I support the deployment of battery electric cars as they work and service a real need. I'm very happy to see real progress being made with their commercialization. What I really want to see is as many electric vehicles on the road as possible. And the way to do that is with battery electric and fuel cell electric vehicles. Each has advantages and disadvantages, but they can be overcome with vision and leadership. I'm taking my lead from the major automakers who are investing in both.
        • 5 Years Ago
        jtak, I'd really like to believe fuel cell cars are reasonably priced. But how about us start with seeing one priced at all. There has not been a single fuel cell car available for say. People can complain about EV prices since, yeah, they are expensive. But at least there is a $100K Tesla, $32.5K Leaf, and a $41K Volt on the market now. There is not a single fuel cell car for sale. Just some massively subsidized leases to celebrities.
        • 5 Years Ago
        Mark_BC:
        It is simply and flatly wrong to state that fuel cell vehicles cost $1 million, and raising other difficulties to their introduction should not be allowed to obscure that point.
        • 5 Years Ago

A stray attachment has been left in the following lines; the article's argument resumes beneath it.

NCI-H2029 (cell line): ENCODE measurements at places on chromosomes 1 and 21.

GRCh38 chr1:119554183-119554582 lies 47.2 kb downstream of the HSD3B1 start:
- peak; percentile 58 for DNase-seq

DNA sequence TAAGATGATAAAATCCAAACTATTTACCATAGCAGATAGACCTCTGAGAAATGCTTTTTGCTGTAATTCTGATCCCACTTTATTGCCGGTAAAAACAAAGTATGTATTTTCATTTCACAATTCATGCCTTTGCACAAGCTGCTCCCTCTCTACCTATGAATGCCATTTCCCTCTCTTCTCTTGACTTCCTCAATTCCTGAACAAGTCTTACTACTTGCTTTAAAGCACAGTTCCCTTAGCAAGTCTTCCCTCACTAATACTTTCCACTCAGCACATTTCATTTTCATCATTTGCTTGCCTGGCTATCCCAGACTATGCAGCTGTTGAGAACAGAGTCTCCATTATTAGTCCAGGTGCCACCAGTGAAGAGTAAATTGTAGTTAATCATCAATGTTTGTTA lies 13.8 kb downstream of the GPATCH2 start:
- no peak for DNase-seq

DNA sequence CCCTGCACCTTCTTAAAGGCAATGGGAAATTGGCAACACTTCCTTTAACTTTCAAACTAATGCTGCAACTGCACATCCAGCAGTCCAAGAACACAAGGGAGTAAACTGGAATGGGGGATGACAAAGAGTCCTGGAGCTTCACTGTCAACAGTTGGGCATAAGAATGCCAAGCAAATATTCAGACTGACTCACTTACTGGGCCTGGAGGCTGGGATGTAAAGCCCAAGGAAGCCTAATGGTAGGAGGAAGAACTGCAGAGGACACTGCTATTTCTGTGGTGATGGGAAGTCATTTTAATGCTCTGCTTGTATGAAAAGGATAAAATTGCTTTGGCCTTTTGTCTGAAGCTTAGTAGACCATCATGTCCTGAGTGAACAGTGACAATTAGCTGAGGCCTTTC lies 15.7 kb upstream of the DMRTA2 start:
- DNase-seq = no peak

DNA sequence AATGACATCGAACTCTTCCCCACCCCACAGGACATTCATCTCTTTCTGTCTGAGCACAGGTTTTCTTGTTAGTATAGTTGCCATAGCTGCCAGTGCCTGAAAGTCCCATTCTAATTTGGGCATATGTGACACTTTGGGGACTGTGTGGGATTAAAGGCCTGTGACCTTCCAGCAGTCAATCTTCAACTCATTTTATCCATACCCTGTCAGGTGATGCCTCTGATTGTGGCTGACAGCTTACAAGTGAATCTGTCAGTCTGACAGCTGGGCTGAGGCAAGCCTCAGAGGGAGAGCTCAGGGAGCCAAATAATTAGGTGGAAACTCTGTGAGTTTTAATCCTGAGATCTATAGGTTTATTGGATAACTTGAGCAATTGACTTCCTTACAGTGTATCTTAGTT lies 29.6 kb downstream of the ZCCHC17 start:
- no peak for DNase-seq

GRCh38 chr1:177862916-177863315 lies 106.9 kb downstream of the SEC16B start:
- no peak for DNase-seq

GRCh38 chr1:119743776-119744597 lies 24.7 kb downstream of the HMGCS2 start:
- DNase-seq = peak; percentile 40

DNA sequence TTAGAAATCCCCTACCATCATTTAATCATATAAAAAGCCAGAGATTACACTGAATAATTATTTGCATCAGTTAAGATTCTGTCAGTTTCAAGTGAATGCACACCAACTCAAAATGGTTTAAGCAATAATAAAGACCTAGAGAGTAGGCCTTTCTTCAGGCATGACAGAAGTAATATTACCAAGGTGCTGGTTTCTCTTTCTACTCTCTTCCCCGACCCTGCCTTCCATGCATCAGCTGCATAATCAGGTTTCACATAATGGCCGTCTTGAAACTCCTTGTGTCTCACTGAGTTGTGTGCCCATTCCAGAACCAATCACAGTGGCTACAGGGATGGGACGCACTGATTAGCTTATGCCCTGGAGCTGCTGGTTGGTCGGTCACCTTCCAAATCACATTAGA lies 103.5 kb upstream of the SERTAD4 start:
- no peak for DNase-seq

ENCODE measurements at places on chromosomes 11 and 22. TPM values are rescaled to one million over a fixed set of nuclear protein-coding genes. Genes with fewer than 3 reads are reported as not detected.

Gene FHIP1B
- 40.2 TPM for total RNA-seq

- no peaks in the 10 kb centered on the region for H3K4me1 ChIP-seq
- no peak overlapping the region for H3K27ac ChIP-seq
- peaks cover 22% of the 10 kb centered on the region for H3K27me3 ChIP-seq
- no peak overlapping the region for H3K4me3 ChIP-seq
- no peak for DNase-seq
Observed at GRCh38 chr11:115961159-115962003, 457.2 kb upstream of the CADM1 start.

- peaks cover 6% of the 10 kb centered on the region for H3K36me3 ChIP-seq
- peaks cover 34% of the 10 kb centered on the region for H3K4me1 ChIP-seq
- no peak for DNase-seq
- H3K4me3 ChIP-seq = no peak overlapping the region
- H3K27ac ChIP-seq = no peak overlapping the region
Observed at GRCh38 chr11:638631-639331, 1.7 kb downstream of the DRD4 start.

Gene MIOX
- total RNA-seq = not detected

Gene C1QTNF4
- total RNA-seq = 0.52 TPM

How much does hydrogen cost? How can I refuel it wherever I go? Who is going to build the refuelling stations? With an EV, virtually every house has a dryer circuit, hell even a little plug on the side of your house used for your weed eater will charge one.
        • 5 Years Ago
        Joe,
        It was rather late when I replied to your post, so I was in error.
        You were of course basing your $250k figure on the $4k fuel cell figure, which may well be about right for the very early prototypes.
        As I have often said, this bears no real relationship to the price even in modest series production.
        It is in any case much less than the $1 million for a fuel cell figure, which is from several years ago.
        It seems to me that it lessens confusion if we do not use obsolete figures even for illustrative purposes.
        Those who argue that $50/kw is aspirational, not present production cost, are also clearly correct.